Senators Demand Federal Investigation Into Kid’s Apps Violating Privacy Rights

Senators Demand Federal Investigation Into Kid’s Apps Violating Privacy Rights

Following countless data scandals emerging from Silicon Valley, Washington is demanding a federal investigation into the privacy violations committed by some of big tech’s highest institutions. On Wednesday, two politicians on Capitol Hill, Sens. Edward Markey (D-MA) and Richard Blumenthal (D-CT), sent a formal letter to the Federal Trade Commission (FTC) showing great concern for the children's apps with behaviour that could “improperly track children and collect their personal information,” The New York Times reports.

The senators requested the agency conduct a probe into whether apps which present themselves as “child-friendly content” are currently in violation of advertising and privacy laws such as the Children’s Online Privacy Protection Act (COPPA). This legislation demands that sites and applications accessible to children under the age of 13 obtain verified permission from the parents before collecting personal details on their children, such as email addresses, phone numbers, locations and “digital ID codes” for targeted commercials. The letter also requests the commission investigate how apps stores, such as Google Play and Apple’s App Store, are able to vet these apps as appropriate for children and how they know whether they’re distributing content truly in compliance with such privacy protections.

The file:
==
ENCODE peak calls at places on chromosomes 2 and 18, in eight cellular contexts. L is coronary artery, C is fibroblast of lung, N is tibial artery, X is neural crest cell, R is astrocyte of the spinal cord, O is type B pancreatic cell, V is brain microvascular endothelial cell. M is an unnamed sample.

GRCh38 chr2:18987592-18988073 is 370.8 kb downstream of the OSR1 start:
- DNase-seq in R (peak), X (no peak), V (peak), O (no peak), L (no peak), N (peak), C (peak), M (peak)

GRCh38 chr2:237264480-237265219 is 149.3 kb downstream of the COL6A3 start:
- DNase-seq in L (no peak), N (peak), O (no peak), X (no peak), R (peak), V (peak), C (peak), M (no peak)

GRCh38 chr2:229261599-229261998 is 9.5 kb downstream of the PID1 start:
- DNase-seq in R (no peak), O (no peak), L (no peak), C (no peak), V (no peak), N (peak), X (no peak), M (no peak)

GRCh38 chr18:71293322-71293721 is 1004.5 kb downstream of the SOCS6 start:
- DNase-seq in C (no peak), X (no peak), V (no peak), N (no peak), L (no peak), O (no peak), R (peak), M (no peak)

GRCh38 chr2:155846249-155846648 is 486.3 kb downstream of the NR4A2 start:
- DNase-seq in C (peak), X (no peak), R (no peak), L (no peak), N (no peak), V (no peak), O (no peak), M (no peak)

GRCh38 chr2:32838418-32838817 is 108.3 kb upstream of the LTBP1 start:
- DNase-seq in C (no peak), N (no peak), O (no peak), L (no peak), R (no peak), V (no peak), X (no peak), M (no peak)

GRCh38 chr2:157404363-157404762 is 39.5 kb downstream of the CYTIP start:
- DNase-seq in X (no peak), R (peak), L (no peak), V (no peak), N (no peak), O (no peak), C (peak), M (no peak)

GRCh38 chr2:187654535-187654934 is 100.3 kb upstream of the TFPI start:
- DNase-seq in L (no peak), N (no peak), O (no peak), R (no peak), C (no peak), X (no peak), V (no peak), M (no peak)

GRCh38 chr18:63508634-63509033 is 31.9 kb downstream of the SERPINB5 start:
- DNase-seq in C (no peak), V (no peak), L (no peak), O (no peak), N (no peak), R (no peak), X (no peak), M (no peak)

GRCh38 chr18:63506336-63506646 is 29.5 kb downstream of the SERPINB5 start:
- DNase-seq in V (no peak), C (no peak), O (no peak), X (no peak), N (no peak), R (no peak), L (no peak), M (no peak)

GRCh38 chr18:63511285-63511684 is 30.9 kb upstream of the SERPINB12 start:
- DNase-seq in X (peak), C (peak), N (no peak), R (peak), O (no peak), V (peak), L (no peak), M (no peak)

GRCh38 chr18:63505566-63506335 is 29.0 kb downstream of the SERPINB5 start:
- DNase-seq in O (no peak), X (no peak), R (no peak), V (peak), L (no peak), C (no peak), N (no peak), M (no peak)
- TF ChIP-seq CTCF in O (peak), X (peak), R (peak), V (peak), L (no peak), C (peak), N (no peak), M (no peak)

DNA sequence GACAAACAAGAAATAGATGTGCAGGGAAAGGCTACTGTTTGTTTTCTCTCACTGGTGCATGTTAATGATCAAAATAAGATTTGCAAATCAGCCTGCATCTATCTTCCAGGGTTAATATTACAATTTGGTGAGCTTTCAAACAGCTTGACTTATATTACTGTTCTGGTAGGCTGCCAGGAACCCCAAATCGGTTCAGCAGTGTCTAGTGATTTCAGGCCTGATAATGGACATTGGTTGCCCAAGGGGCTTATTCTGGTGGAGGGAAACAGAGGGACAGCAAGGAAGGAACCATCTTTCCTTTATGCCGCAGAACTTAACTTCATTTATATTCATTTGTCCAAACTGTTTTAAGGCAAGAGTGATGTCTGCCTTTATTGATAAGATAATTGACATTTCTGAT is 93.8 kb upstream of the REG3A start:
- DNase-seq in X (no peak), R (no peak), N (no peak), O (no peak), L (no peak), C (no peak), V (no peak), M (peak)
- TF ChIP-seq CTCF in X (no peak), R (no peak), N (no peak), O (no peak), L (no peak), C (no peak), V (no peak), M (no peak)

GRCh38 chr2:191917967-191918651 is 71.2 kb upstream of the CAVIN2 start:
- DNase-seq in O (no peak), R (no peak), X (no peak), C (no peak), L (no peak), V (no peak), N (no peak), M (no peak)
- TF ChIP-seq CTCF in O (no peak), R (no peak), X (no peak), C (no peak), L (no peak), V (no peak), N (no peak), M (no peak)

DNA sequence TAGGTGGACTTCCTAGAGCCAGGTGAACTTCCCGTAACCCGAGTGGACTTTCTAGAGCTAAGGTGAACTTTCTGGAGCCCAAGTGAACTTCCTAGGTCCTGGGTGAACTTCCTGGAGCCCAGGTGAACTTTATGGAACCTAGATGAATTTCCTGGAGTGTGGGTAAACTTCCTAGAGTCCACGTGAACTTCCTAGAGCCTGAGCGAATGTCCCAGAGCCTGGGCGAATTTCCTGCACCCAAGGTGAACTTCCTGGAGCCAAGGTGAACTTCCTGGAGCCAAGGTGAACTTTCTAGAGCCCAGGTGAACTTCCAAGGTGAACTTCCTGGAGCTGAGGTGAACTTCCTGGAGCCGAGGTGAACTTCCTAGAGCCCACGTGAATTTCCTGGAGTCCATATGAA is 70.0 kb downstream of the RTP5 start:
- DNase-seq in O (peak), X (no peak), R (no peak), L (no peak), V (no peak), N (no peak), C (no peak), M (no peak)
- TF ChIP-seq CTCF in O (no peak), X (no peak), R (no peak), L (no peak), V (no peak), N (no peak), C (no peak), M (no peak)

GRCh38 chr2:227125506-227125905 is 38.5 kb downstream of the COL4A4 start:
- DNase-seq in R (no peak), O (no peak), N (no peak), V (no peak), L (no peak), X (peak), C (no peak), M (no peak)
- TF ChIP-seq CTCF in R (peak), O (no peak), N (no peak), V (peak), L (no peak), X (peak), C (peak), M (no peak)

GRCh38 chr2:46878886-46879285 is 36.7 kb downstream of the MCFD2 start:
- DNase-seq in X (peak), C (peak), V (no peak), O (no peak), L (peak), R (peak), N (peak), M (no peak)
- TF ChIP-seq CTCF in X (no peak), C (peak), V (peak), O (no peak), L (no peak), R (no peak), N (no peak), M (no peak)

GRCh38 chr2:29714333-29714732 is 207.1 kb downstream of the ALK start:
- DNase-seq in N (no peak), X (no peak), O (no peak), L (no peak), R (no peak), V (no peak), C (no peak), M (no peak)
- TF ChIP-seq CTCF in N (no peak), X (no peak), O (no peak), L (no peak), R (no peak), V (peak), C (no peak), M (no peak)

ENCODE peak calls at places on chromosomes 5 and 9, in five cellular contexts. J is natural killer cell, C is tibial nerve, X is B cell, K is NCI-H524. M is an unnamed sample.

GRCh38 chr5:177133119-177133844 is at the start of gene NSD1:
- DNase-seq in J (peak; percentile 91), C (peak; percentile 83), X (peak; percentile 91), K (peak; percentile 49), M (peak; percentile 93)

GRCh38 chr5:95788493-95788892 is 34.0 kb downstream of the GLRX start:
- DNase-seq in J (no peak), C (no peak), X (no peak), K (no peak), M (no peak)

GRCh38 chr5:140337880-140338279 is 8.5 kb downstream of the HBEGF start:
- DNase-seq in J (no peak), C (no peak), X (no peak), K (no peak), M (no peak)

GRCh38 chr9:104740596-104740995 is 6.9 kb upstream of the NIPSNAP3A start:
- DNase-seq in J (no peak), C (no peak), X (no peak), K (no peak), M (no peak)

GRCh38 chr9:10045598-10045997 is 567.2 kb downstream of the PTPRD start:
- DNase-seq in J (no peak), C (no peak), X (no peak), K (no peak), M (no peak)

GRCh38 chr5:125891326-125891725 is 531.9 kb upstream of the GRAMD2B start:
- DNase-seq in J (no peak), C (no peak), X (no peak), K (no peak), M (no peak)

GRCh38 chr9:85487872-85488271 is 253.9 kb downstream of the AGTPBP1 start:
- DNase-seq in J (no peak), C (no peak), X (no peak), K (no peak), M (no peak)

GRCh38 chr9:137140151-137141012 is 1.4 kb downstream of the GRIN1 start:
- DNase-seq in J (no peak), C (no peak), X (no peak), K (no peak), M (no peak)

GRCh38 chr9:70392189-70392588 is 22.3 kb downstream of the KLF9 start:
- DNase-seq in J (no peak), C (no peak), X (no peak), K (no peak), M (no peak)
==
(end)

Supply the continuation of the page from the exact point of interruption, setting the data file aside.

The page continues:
“Given the sensitive nature of children’s personal information, app developers, advertising companies, and companies with app stores must take responsible steps to protect kids’ privacy and comply with COPPA,” Sens. Markey and Blumenthal write in their letter. “We urge the FTC to investigate whether these apps, and the advertising companies they work with, are in fact tracking children with persistent identifiers and collecting their personal information in violation of COPPA, and whether parents are being misled about their practices by their placement in “kids” or “families” sections of app stores.”